Quick Broccoli and Sugar Snap One-Skillet Stir-Fry

12-oz. shrimp, peeled and deveined
3 cups fresh broccoli florets
1 cup fresh sugar snap peas, tips and strings removed
2 to 3 green onions, sliced
1 cup instant white rice
1 cup water

Sauce:
¾ cup chicken broth
¼ cup soy sauce
1½ tablespoons cornstarch
1 tablespoon brown sugar
½ teaspoon garlic powder
¼ to ½ teaspoon ground ginger


1. In large skillet or wok, stir-fry shrimp in 1 teaspoon oil for 4 to 5 minutes or until thoroughly cooked. Remove from skillet. In same skillet, stir-fry vegetables in 1 teaspoon oil for 2 to 3 minutes or until crisp-tender.

2. Combine all sauce ingredients; add to skillet with vegetables. Add shrimp. Cook and stir until sauce is thickened and bubbly, 2 to 3 minutes.

3. Stir rice and water into skillet. Bring mixture to a boil. Cover; remove from heat and allow to stand for 5 minutes. Stir and serve immediately.

4 (1½ cup) servings

 

 
Resolve to Enjoy More Fresh Produce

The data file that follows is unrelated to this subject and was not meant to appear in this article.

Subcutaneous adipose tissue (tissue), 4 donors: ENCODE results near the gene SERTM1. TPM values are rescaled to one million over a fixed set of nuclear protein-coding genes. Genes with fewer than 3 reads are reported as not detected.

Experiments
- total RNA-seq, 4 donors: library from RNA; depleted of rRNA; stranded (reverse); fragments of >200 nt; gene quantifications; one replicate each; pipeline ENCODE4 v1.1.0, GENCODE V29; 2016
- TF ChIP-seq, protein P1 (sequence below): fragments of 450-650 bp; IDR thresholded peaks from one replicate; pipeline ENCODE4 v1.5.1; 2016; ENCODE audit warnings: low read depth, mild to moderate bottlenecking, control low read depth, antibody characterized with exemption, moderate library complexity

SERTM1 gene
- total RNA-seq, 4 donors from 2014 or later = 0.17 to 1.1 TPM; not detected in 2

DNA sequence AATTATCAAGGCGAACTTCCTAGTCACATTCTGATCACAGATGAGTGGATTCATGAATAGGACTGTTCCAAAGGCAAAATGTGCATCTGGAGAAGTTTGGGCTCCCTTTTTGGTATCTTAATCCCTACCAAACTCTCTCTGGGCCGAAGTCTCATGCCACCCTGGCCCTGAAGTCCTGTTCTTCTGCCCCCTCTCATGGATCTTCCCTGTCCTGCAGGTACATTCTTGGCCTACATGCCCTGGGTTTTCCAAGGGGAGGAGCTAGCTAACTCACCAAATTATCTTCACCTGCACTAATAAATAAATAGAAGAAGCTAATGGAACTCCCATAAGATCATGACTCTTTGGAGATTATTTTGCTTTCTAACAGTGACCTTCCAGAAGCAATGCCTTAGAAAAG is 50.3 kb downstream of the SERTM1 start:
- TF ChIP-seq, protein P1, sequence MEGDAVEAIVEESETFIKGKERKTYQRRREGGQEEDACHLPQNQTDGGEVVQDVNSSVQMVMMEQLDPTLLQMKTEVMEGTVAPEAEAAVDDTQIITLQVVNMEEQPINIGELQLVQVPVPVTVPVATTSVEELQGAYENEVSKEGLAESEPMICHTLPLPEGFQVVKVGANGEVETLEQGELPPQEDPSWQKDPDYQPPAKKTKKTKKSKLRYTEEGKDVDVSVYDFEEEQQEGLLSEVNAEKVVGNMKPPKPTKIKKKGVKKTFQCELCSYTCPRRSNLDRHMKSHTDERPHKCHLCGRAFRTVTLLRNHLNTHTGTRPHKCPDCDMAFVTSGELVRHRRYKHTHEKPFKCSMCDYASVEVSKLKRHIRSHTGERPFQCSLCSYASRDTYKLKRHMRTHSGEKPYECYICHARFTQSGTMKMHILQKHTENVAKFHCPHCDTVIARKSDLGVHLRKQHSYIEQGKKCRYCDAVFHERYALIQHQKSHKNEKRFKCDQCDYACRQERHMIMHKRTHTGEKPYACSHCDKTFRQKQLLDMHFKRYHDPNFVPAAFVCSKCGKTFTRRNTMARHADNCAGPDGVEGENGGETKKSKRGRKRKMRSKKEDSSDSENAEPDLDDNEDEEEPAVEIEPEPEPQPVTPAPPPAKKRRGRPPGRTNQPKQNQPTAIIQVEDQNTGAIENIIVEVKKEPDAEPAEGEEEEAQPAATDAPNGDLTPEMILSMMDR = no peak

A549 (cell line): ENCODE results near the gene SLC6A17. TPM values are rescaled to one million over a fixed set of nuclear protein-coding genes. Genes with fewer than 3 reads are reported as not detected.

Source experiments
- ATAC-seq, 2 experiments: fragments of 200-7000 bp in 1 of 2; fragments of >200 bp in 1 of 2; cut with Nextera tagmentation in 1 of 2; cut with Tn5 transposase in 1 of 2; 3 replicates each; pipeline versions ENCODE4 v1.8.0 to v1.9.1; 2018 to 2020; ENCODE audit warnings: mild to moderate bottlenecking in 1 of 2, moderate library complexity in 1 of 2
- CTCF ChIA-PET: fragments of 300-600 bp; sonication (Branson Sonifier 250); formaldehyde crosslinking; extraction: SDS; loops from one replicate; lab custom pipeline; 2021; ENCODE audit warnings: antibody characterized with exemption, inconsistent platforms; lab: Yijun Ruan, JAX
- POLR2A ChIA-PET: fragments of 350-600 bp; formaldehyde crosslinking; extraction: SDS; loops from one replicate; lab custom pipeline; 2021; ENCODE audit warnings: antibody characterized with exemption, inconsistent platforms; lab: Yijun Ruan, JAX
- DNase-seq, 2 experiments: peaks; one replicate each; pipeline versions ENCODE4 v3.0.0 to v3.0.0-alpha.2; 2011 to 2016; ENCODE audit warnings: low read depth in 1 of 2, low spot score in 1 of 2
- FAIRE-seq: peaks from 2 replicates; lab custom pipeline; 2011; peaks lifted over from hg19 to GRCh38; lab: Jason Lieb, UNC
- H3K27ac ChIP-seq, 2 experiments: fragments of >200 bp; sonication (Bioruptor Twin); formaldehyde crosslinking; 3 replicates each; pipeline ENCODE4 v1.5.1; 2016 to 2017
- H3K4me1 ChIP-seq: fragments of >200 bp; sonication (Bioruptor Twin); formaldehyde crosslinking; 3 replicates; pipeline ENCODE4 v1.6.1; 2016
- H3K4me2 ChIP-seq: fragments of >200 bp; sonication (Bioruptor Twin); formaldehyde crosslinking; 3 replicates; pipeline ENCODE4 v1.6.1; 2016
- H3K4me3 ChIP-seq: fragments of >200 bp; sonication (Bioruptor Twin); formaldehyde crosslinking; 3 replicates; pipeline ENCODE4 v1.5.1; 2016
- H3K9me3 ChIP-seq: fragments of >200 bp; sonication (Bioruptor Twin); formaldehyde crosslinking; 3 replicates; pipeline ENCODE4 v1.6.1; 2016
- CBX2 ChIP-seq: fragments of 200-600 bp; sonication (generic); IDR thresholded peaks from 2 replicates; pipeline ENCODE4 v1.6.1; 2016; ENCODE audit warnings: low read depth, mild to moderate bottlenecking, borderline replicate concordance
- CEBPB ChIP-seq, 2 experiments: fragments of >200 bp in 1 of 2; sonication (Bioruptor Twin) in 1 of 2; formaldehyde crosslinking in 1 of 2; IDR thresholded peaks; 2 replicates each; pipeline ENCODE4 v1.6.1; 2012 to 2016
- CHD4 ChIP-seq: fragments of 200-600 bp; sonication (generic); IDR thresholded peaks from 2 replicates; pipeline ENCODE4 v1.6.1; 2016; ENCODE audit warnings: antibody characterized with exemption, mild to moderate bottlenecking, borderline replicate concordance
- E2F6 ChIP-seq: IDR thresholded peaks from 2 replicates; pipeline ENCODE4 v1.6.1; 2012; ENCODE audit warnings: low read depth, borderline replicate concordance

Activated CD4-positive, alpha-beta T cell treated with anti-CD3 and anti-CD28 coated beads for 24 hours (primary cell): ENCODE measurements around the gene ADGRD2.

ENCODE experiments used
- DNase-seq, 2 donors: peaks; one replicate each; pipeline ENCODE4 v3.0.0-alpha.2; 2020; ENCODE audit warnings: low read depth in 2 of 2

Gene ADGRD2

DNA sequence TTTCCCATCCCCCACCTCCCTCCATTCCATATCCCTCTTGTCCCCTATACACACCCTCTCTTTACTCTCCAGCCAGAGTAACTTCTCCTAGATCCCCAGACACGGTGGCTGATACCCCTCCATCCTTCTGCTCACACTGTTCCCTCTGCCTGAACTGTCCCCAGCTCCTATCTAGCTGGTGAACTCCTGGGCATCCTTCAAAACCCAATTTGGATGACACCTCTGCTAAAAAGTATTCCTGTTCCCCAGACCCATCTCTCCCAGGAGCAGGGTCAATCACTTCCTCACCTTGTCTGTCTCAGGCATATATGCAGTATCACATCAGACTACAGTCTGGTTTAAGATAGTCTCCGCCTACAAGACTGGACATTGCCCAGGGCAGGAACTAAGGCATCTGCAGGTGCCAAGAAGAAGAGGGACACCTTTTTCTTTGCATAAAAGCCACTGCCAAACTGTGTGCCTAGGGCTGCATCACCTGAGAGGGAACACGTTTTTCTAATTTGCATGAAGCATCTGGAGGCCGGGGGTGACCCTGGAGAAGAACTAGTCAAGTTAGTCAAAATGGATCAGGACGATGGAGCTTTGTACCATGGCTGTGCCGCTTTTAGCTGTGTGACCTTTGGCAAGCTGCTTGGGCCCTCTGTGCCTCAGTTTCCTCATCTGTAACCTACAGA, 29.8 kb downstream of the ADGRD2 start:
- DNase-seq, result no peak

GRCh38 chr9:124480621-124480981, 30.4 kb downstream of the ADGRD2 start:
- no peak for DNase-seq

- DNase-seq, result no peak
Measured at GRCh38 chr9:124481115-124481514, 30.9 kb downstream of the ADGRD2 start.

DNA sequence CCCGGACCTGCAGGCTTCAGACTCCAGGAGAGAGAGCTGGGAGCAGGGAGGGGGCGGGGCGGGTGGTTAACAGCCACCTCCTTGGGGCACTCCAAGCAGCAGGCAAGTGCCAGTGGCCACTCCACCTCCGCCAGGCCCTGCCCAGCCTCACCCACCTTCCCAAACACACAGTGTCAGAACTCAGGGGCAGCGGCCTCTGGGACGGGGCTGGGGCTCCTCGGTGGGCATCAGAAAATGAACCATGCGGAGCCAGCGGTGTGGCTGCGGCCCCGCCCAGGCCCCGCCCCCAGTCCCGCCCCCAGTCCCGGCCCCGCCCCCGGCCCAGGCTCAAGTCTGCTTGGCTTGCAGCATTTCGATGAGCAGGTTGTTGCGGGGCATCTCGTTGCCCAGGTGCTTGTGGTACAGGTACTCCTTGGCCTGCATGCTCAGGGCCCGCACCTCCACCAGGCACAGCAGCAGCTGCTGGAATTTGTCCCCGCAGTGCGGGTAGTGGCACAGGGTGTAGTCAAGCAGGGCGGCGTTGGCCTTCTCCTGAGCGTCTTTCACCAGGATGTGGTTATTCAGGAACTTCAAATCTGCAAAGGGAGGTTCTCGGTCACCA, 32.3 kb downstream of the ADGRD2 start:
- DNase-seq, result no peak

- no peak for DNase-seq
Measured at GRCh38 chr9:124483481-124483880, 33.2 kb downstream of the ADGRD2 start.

Make the New Year healthy and delicious with Fresh1 produce

Winter’s Bounty
You may not think of winter as harvest time, but in the warm-weather locales that grow Fresh1 citrus fruits like oranges and grapefruits, the crops are coming in! This is the best time of year to enjoy the sweet, fresh goodness of citrus, and their powerful antioxidant compounds come in handy during the cold and flu season. Plus, crisp winter vegetable crops like broccoli, asparagus, and Brussels sprouts are at the peak of flavor and goodness now, so experiment with some delicious new recipes and enjoy winter’s harvest.

Broccoli (about | recipes)
Although broccoli is available year round, it’s at its best during the winter months. This flavorful cruciferous vegetable has a unique structure that gives it texture and crunch, and contains a wide variety of powerful nutrients. One cup of broccoli contains over 200 percent of your daily Vitamin C requirements! Plus, you’ll enjoy Vitamin A, folate, fiber, trytophan, potassium, calcium, and many more important minerals and compounds. Broccoli can be enjoyed cooked or raw, and adds taste and color to a wide variety of dishes.

Onions (about | recipes)
Onions are a versatile vegetable that finds its way into nearly every world cuisine. They come in sweet yellow, crisp white, or tangy red varieties and can be eaten raw or cooked. They also are surprisingly nutritious. According to the National Onion Association, these humble vegetables not only contain dietary fiber, vitamin C, vitamin B6, potassium, and other key nutrients, they also have some special qualities that may help protect you from disease. Choose onions to do your body and your cooking a favor.
 

 
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